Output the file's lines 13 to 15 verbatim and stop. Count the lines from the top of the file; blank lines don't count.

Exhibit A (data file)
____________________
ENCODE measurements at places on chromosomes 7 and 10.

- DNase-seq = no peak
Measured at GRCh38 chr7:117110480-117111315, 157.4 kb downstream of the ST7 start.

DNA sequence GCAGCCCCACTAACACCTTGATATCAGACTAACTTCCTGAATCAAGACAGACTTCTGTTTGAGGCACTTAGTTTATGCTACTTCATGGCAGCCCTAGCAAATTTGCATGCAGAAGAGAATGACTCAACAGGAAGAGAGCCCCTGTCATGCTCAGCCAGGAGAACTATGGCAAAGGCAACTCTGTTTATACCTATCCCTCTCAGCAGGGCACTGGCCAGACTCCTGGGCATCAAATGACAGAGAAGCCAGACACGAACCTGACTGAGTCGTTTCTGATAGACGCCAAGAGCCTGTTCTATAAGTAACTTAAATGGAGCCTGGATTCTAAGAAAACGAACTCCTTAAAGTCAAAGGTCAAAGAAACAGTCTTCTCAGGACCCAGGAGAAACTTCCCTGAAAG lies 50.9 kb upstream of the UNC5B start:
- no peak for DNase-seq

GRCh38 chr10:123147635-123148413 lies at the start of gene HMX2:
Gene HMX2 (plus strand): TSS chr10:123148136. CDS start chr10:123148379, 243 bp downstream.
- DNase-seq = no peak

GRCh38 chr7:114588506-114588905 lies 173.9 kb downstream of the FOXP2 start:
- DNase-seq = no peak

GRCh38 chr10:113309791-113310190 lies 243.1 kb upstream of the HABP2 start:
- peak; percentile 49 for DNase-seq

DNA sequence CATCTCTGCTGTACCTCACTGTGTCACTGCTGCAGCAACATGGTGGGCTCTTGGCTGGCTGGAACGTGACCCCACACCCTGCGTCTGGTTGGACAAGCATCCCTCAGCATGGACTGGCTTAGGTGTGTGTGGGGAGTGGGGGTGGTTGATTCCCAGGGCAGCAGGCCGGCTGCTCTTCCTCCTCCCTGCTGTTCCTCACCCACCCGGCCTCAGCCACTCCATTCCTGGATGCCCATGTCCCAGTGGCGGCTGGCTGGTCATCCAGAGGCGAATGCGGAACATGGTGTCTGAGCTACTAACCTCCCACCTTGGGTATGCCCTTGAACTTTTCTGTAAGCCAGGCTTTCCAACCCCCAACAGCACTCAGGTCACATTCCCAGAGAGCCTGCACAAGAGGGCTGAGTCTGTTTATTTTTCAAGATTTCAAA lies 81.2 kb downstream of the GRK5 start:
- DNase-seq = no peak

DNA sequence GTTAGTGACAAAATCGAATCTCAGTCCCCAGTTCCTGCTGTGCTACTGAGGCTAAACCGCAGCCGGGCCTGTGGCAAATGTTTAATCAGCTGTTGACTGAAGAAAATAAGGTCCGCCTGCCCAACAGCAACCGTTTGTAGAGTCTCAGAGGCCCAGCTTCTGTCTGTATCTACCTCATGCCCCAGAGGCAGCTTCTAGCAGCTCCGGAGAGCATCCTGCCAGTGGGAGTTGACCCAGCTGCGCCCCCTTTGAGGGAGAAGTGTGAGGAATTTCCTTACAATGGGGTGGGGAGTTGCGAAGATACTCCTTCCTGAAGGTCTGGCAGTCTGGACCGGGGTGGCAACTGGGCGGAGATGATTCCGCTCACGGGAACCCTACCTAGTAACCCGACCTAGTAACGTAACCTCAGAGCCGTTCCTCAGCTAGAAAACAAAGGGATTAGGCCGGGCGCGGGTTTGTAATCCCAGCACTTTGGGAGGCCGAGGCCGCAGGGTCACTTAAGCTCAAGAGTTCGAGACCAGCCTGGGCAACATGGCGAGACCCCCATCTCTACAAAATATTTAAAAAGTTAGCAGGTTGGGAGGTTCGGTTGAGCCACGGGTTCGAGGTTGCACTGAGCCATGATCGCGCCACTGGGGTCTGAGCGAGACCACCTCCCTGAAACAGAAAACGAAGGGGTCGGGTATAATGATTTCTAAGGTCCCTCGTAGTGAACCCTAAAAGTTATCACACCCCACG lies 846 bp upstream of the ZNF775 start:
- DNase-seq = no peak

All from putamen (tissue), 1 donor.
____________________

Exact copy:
DNA sequence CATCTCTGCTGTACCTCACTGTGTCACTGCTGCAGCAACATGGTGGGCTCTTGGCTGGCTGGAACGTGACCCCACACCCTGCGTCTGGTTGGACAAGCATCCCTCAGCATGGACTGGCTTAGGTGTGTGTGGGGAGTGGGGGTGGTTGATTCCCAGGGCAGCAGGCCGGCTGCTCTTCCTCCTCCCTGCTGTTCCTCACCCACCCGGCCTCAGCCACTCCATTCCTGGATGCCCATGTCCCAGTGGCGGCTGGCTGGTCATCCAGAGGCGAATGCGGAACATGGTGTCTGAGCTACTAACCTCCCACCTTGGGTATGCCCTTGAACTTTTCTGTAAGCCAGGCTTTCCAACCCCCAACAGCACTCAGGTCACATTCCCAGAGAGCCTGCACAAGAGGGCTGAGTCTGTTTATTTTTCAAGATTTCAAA lies 81.2 kb downstream of the GRK5 start:
- DNase-seq = no peak

DNA sequence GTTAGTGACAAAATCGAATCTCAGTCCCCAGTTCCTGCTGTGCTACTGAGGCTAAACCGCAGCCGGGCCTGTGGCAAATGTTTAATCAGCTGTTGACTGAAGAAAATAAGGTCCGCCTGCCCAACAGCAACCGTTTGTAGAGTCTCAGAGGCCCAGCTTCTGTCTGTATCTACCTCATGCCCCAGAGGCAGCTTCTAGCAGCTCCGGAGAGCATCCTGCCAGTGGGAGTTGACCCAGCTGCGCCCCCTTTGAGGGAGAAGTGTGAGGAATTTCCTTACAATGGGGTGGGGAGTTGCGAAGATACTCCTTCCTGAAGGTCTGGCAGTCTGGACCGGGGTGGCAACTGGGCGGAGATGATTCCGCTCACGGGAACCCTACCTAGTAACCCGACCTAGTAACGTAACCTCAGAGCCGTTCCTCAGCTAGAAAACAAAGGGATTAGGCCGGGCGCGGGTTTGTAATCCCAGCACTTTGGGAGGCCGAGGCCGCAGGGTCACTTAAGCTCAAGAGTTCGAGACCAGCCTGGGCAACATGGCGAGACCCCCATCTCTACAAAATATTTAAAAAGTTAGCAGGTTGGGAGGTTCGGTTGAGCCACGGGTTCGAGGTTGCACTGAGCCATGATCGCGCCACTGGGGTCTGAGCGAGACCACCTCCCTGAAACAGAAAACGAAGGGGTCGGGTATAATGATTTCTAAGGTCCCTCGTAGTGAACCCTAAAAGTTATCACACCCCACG lies 846 bp upstream of the ZNF775 start: